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Most drug company R&D is on the creation of sibling, or “me too” drugs that mimic existing mechanisms and enjoy equal patent protection to novel classes of drugs. Novel drug mechanisms are usually a product of the public R&D through institutions like the NIH. As long as our patent system rewards the creation of “me too” drugs, that is what we’re going to get and what drug companies will invest in. If we restructure the patent system to again encourage innovation, by shortening the patent protection of sibling drugs, or calling them what they usually are, generic equivalents, then we would not only have cheaper drugs but more novel drugs. See the work of Marcia Angell for more on this topic. When she examined the idea that drug company research produces new treatments what she instead found was the overwhelming majority (85%) of novel drugs resulted from government-funded research.

If we were to eliminate drug company R&D, the outcome would be less of these drugs that allow them to finagle their way past patent laws by making scibling drugs. If we eliminated direct to consumer advertising, their marketing budgets (far larger than their R&D) could instead go to research on drugs. If we reform the patent system so they no longer enjoy equal protection for non-novel substances, then maybe they’ll spend all of their R&D on new treatments for diseases rather than the shortcut to wealth that sibling drugs represent.

So, what is the overall cost of the pharmaceutical excess? The McKinsey report suggests about 98 billion dollars of excess costs comes from our use of more expensive drugs, non-generics, and our paying of higher prices for the same drugs relative to other countries. That would be about 4.5% of our total health care expenditure is on this excess, about 9% of waste according my simple half-is-waste calculation, or about 15% of total excess costs according to the McKinsey calculation.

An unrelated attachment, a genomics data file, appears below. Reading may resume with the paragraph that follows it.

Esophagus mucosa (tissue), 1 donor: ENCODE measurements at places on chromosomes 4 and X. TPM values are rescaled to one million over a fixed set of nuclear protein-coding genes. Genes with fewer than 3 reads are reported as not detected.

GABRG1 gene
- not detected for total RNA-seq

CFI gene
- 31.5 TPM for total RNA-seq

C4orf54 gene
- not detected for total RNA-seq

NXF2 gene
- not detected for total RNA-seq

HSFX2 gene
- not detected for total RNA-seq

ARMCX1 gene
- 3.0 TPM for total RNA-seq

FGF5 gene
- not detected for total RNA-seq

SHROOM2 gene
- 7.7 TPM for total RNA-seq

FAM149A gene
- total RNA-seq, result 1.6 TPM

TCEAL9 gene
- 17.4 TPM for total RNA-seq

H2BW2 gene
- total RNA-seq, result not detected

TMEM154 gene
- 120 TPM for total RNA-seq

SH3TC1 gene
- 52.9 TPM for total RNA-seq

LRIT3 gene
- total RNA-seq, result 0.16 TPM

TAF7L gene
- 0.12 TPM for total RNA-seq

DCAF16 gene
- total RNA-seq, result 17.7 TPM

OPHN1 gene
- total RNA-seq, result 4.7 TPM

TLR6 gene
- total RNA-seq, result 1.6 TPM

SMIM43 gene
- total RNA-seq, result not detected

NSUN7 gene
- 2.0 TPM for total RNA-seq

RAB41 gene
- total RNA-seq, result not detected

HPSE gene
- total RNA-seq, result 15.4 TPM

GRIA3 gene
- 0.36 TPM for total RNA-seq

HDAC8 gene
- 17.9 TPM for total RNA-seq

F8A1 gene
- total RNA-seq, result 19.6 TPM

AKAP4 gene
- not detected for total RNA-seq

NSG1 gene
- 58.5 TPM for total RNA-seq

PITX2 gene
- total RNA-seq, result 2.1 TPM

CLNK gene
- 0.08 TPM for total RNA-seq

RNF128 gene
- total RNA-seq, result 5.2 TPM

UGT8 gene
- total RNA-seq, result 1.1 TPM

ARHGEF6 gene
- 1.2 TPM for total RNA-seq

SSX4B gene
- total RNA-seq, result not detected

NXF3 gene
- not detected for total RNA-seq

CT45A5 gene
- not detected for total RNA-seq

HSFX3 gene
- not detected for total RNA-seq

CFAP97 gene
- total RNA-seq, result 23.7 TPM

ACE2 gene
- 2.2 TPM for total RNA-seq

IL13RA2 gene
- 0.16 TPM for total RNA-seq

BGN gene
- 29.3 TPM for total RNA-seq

My third hypothesis about excess cost was the “hidden tax” of lacking universal health care costs and an excess of cost from acute treatment of chronic disorders of the uninsured. An organization named Families USA has just made the news for their report on the hidden premiums and taxes created by the uninsured. As I’ve pointed out before, we already have a kind of universal health care, because doctors are ethically obligated to treat people whether they can pay or not. The government covers indigent patients, and the hospitals redistribute these costs onto other patients so they can run money-losing departments like ERs and mental health facilities. Families USA have estimated these costs of covering the uninsured to be $1000 on an average family’s health care premiums or about $368 for each individual. So, as you can see we are already “taxed” to cover some form of universal health care. Only this tax is non-transparent, it encourages poor use of health care resources like those of ERs and inpatient critical care, and it’s not justly distributed as it’s levied on all families independent of income. This cost represents tens of billions of dollars being spent invisibly, on inefficient care, and levied without a progressive structure. I’m not sure how much of it can be categorized as “waste”, but it is certainly a more wasteful way to provide care. The McKinsey report indicates outpatient care and especially same-day outpatient care (emergent visits) is the largest portion of the 650 billion dollars in excess spending (about two-thirds of this cost) and much of this is due to ER visits, imaging, and costs of acute care. The absence of universality, therefore, may be the most expensive source of waste in our system.

Fourth, we have the issue of physician compensation. In the US people can often chose to self-refer to specialists, who tend to be more expensive. We also have more specialists, more highly paid specialists, and more use of specialists.